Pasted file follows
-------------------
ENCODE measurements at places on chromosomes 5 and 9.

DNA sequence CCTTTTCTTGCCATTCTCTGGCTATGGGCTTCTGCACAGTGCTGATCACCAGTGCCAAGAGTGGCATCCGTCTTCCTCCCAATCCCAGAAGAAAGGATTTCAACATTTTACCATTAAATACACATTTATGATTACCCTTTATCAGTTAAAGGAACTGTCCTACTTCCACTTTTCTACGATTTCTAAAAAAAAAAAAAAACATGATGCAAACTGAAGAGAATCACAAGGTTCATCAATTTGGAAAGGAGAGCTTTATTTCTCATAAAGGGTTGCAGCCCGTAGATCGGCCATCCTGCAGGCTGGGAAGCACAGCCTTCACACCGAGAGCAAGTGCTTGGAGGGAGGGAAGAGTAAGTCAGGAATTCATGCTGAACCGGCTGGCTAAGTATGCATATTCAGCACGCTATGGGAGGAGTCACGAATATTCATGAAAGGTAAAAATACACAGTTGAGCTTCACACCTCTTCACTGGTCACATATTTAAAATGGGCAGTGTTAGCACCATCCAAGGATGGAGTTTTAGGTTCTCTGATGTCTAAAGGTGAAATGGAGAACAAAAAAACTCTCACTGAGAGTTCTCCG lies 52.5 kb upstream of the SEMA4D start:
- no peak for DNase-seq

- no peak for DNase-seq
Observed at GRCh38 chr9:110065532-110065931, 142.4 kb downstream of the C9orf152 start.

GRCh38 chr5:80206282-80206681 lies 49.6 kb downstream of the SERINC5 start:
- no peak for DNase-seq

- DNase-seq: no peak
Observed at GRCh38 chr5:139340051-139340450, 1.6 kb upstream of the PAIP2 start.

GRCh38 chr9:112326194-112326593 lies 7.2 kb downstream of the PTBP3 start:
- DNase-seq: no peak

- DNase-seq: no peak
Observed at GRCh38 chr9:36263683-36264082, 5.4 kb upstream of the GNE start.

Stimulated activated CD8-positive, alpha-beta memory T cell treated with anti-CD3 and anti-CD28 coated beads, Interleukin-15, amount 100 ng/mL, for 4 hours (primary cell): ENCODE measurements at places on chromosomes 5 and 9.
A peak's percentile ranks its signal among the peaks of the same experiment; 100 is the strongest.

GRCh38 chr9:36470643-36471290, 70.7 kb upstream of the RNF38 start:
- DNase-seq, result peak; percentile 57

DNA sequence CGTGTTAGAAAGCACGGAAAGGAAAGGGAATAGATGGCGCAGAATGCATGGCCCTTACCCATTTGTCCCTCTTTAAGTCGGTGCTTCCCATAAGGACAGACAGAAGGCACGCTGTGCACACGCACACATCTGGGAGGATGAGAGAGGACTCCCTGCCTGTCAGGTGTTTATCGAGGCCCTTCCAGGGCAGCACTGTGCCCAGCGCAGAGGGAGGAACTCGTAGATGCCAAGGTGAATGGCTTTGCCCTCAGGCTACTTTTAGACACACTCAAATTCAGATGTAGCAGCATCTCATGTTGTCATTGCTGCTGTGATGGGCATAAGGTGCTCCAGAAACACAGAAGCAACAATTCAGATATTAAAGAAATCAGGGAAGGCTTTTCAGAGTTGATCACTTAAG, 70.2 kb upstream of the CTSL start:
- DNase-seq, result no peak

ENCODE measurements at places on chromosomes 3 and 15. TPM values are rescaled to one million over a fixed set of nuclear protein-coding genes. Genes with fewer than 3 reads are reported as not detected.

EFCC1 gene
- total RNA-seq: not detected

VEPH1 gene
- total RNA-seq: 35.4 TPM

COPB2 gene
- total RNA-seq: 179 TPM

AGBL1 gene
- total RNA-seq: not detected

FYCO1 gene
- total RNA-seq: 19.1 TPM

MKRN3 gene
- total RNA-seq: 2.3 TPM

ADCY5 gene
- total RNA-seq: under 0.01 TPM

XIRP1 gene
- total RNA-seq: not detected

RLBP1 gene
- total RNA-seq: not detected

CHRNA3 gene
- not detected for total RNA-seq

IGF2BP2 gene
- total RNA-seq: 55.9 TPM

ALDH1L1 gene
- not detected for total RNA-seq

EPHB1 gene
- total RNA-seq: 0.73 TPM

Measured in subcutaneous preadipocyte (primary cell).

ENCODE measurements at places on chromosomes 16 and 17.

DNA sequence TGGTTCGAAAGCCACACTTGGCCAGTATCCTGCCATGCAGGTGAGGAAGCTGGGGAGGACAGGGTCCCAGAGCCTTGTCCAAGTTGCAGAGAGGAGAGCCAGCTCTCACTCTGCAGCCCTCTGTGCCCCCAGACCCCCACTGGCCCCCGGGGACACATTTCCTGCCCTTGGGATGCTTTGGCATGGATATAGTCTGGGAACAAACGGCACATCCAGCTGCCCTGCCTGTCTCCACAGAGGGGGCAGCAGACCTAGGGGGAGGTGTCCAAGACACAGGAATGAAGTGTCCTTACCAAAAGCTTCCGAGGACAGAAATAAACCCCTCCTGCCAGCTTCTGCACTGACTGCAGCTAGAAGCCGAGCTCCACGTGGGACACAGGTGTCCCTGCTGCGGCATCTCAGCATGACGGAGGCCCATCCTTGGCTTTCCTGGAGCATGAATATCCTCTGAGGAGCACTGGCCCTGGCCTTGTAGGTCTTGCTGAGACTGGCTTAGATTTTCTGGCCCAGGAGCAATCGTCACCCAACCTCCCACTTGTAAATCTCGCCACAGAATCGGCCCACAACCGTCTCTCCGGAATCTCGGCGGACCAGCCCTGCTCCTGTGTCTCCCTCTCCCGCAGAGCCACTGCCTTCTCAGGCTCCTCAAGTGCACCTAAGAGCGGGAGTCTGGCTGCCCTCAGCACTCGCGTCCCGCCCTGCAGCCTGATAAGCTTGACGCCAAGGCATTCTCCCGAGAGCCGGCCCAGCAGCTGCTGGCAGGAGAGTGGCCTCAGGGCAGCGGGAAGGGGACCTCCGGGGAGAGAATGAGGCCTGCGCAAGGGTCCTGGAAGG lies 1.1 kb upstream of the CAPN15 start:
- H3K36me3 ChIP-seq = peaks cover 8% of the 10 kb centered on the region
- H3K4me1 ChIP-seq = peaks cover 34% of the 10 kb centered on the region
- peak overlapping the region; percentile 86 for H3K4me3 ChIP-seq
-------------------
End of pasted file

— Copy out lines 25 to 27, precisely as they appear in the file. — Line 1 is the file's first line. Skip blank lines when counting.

COPB2 gene
- total RNA-seq: 179 TPM

AGBL1 gene